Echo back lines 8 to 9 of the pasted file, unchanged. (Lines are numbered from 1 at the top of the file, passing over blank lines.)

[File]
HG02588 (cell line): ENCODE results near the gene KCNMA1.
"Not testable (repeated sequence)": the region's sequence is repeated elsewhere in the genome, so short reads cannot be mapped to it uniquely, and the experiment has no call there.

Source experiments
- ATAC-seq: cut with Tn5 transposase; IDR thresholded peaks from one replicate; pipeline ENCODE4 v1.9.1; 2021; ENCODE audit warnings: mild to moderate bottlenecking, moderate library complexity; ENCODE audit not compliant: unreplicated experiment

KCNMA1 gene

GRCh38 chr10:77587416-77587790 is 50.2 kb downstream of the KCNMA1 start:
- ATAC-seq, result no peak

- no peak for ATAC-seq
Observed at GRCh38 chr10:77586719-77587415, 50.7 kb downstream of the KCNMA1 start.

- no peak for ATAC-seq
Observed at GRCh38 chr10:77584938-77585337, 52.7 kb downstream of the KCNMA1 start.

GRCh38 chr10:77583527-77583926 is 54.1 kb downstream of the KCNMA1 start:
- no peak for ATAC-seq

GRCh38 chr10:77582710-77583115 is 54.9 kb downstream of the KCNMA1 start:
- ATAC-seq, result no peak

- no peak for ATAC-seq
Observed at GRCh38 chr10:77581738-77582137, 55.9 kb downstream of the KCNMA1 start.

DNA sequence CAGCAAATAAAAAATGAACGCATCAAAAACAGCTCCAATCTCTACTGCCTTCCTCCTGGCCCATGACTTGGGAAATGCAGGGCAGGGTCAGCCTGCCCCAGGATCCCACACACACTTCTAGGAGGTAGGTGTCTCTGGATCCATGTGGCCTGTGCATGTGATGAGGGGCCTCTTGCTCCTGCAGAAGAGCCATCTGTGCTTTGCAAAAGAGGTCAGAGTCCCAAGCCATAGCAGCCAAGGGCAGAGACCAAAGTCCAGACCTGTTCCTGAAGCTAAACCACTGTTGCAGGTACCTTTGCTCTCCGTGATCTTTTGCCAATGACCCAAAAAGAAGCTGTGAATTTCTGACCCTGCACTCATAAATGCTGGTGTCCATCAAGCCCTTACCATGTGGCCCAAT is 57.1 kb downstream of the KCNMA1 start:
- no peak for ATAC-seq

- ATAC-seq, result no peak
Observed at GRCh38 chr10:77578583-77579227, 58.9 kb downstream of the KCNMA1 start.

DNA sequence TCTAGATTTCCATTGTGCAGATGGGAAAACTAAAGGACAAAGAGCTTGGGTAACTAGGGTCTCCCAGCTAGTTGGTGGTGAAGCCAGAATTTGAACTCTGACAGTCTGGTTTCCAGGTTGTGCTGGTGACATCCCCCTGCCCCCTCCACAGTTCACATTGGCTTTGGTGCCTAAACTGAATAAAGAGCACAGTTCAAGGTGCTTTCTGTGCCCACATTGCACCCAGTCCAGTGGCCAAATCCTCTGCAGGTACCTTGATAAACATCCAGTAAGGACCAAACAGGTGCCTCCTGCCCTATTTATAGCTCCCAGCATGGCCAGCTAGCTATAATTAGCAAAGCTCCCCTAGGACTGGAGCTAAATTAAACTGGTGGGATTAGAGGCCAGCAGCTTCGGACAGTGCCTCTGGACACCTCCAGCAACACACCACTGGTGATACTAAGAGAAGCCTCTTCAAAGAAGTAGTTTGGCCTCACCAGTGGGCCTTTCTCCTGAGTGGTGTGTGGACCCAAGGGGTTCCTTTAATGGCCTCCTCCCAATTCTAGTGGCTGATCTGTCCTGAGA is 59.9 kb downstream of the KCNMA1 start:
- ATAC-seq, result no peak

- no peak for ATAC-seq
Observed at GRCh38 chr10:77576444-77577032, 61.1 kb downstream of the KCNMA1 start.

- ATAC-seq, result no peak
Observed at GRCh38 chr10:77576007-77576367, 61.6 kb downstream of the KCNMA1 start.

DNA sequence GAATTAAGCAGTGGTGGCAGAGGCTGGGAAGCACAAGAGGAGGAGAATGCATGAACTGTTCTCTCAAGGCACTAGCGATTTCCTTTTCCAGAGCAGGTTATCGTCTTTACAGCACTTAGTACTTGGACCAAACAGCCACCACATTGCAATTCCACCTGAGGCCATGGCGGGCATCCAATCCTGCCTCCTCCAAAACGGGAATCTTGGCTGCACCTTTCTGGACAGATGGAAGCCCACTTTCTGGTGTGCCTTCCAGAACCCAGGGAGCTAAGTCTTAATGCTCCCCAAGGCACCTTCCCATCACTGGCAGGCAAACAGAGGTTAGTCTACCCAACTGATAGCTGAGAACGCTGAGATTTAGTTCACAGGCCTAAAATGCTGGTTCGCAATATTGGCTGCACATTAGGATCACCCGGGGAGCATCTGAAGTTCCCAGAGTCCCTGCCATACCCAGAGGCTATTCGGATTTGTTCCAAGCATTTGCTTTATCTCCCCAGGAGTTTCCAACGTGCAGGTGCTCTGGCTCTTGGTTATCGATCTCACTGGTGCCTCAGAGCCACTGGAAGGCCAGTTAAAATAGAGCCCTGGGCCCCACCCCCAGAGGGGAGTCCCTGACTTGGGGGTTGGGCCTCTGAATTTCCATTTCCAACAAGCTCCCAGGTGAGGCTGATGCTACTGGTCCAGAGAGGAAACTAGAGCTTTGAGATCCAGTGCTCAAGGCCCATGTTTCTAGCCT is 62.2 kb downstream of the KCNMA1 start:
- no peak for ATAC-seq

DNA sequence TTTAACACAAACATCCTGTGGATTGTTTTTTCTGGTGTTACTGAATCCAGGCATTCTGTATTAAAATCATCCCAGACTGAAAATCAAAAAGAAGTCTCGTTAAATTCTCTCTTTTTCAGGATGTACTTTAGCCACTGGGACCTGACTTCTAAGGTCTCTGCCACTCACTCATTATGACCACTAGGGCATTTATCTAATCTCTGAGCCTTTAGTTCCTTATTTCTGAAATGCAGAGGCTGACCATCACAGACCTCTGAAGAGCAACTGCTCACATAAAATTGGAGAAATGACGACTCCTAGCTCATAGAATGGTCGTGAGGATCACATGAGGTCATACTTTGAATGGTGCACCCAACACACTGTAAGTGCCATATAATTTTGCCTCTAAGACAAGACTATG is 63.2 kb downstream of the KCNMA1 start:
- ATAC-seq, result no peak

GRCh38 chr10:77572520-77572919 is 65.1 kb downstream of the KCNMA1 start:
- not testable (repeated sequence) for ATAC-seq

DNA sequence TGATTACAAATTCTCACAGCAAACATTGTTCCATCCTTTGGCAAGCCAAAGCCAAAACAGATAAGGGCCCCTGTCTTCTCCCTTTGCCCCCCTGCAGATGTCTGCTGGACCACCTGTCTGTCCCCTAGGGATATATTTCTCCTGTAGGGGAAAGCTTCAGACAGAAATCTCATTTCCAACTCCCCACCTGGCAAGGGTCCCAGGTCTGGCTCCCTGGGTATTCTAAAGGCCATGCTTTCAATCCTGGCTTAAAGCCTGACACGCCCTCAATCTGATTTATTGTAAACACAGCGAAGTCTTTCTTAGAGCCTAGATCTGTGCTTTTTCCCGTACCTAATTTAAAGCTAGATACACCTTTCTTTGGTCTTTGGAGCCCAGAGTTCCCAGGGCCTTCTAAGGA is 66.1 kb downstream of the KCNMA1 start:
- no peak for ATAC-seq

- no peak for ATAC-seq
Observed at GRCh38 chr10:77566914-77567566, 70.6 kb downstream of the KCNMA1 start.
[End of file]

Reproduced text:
- no peak for ATAC-seq
Observed at GRCh38 chr10:77586719-77587415, 50.7 kb downstream of the KCNMA1 start.